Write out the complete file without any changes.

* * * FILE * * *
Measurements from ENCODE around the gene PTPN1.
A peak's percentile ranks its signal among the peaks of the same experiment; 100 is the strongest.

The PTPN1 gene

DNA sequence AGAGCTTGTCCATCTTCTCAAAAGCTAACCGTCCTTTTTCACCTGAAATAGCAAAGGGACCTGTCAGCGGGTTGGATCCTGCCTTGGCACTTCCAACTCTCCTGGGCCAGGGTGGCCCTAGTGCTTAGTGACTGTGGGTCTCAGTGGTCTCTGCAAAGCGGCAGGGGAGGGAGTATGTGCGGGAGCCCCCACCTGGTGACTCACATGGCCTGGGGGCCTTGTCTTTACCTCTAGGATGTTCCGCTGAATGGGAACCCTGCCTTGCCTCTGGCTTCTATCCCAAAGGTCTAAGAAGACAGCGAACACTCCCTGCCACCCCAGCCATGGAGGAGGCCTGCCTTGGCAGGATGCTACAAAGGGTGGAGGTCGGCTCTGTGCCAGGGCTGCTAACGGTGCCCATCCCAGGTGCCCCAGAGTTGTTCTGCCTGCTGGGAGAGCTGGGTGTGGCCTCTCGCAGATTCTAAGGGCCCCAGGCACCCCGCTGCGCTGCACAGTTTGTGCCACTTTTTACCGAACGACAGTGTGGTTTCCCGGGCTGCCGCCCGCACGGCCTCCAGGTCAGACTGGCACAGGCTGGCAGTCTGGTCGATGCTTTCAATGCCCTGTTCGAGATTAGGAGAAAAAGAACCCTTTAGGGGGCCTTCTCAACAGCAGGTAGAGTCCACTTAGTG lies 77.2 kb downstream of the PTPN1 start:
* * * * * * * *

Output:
Measurements from ENCODE around the gene PTPN1.
A peak's percentile ranks its signal among the peaks of the same experiment; 100 is the strongest.

The PTPN1 gene

DNA sequence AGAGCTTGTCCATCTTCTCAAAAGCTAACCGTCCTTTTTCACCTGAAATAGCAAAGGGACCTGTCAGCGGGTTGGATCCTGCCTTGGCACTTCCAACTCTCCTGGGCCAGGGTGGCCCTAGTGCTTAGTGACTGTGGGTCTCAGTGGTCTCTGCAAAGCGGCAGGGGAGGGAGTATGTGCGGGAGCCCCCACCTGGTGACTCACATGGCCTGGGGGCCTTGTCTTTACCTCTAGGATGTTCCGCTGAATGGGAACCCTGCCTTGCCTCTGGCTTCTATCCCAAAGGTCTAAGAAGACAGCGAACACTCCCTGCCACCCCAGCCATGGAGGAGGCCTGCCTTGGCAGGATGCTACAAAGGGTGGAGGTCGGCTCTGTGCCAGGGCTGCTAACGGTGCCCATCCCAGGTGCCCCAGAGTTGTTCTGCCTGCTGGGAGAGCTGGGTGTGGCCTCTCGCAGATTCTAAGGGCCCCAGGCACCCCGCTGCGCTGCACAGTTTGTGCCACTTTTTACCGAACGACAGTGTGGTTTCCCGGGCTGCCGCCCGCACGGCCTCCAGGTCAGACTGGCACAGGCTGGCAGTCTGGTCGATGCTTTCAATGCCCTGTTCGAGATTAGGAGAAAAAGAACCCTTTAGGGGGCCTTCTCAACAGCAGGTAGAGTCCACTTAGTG lies 77.2 kb downstream of the PTPN1 start: